A Look At The New Samsung Galaxy S4 Mini

On June 20th Samsung launched the new Galaxy S4 Mini, a smaller scaled down version of the original and immensely popular Galaxy S4, at the Earls Court Exhibition Centre in London. Based on the previous time lag between the Galaxy S4´s global launch in New York during March 2013 and then being released in Australia at the end of April, we expect the Mini to probably reach our shores sometime between the end of July and mid August.

The price of the Mini upon release in Australia has yet to be disclosed by Samsung, although it´s being reported that in the UK that its expected to retail for £390, or roughly $650 AUD.

But if the sales of the original Galaxy S4 earlier this year are anything to go by, then we predict that if the market likes what it sees the price wars amongst retailers should kick in around 4 to 6 weeks after its launch. By this time we could hopefully start seeing discounts of up to 30% off the original RRP. When its predecessor was launched in Australia on April 29th with an RRP of $899, it took just 5 weeks before we saw the first deal appear on Buckscoop with a retailer breaking below the $600 mark with their offer. So if you're thinking about potentially buying the Mini, a bit of patience could actually save you a fair amount of money. 

The theme of the launch event for the Mini in London was based on making people’s lives easier, more creative and productive. What we at Buckscoop are interested in exploring is what the true value of a scaled down Galaxy S4 is likely to offer the average Australian consumer.

In a previous press release, Samsung said the following about the mini "it is a powerful yet compact version of Samsung's bestselling smartphone, GALAXY S4. The GALAXY S4 mini delivers the superior performance, intuitive ease-of-use and sleek design of the GALAXY S4 in a highly portable, chic and compact design, making it an ideal companion for everyday life.".

Let´s take a look at the Galaxy S4 Mini´s specs.  They consist of 8GB of internal storage, 1.5GB RAM, a 1,900 mAh battery life, 13MP primary and 2MP secondary camera, 4.3-inch HD screen (960x540 pixels), and a dual-core 1.7 GHz processor. It comes loaded with Android 4.2 jelly and has the provision for wireless charging.

So what does this all mean exactly? Well, by comparison it's essentially slower, has a lower resolution screen, and a lower spec camera (very similar to the Galaxy S4 Zoom but without the the big camera on the back) than the original Galaxy S4. From the hands-on reviews that I've read though, the Mini is given credit for feeling more comfortable in your hands than its arguably unwieldy-at-times predecessor. That said, there's nothing else really which makes this latest release sound like it will provide us with anything particularly remarkable. So in terms of the value it offers to consumers, I think this will basically come down to whatever price Samsung decides to set for it. Based on the specifications listed above, I'd say it's a mid-range phone by today's standards. Meaning if it's too expensive then my feeling is that customers will look elsewhere or simply choose to fork out extra and get the larger, more powerful Galaxy S4.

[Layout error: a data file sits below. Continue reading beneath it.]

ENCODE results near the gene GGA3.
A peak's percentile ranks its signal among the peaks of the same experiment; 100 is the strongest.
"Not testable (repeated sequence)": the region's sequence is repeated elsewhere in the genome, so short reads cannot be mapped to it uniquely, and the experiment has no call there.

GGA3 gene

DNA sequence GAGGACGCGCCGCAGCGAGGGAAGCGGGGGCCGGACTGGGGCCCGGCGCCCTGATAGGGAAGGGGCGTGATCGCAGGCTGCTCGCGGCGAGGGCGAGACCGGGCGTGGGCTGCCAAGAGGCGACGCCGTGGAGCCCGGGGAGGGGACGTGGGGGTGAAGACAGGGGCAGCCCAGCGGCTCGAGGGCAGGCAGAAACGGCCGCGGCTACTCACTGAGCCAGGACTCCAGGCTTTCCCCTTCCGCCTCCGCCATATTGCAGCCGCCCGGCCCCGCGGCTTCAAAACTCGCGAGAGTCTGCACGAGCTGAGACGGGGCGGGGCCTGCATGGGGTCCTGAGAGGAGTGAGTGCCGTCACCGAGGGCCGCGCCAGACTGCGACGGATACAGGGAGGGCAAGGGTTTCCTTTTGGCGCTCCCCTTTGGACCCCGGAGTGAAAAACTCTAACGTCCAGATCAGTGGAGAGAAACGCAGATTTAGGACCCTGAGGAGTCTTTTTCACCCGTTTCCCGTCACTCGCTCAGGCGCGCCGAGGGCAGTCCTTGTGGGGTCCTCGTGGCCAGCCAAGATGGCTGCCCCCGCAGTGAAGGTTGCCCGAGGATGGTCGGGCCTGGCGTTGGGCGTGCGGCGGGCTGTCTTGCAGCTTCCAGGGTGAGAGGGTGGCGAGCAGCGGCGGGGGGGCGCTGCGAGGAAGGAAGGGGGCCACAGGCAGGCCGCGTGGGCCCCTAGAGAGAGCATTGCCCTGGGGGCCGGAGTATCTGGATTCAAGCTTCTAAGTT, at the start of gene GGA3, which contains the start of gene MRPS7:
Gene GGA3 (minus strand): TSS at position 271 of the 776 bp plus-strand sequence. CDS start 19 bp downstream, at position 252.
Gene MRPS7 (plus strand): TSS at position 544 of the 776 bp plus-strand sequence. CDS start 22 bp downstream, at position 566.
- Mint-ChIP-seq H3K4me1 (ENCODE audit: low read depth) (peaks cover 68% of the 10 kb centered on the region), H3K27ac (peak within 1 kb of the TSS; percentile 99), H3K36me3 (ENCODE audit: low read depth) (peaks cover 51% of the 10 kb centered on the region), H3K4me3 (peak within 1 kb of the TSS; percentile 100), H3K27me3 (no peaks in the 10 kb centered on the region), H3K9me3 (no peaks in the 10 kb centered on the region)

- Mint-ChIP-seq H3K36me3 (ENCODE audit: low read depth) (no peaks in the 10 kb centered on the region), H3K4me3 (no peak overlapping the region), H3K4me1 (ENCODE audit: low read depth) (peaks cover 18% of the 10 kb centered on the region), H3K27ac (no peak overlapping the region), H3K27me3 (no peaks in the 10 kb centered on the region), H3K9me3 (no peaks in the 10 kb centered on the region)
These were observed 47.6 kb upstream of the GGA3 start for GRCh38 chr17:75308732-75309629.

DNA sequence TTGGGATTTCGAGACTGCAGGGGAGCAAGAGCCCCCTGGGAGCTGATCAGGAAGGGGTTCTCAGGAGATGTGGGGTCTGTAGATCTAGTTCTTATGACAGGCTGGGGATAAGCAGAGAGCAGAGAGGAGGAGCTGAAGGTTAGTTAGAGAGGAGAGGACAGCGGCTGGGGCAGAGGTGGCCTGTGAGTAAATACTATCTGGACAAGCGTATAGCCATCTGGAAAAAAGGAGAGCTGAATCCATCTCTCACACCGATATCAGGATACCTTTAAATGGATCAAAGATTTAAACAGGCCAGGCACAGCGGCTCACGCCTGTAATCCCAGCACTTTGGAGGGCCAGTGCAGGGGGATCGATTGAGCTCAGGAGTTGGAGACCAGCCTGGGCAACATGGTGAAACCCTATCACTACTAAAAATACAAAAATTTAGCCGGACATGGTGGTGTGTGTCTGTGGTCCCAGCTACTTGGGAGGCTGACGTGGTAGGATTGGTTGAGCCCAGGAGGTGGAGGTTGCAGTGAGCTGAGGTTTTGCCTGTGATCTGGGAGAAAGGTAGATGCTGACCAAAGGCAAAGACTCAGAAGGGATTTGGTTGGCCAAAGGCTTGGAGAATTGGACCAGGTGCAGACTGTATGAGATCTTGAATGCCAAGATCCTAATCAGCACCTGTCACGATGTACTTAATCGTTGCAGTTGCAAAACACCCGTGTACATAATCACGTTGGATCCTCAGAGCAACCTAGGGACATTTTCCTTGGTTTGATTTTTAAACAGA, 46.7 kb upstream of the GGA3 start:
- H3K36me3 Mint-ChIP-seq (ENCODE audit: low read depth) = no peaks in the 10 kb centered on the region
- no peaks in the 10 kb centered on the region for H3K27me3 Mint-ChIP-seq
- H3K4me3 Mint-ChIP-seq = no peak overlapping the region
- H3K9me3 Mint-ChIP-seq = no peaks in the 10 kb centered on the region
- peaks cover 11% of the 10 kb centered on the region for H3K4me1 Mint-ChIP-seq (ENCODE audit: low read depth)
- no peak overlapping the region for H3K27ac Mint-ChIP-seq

We'll keep you updated on the Mini's pricing information and the deals being offered for it as things begin to unfold.


  • Pookie
    Nice post captainjack. The one thing that is missing is the fact that the Samsung interface "Kies" is rubbish and Samsung have still done nothing about it. I have an S3 and the one thing that I cannot do is use the interface like I once used to with iTunes and an iPhone. If you are a normal user then these phones are amazing however if you need to sync the phone to your computer then think twice.
  • Prices B.
    [...] first price for the new Samsung Galaxy S4 Mini has now emerged on the Australian market after my post last week where I speculated on what the initial price may be. MobiCity are the only retailer [...]
  • Donkey
    Kies is about the crappiest most amateur implementation of a interface with the Galaxy phones you could get. Samsung should be ashamed about it. You can setup all the synching to your machine using other seperate apps - contacts, calendar, notes etc, but come software update time you'll burn in hell long before Kies works for you.

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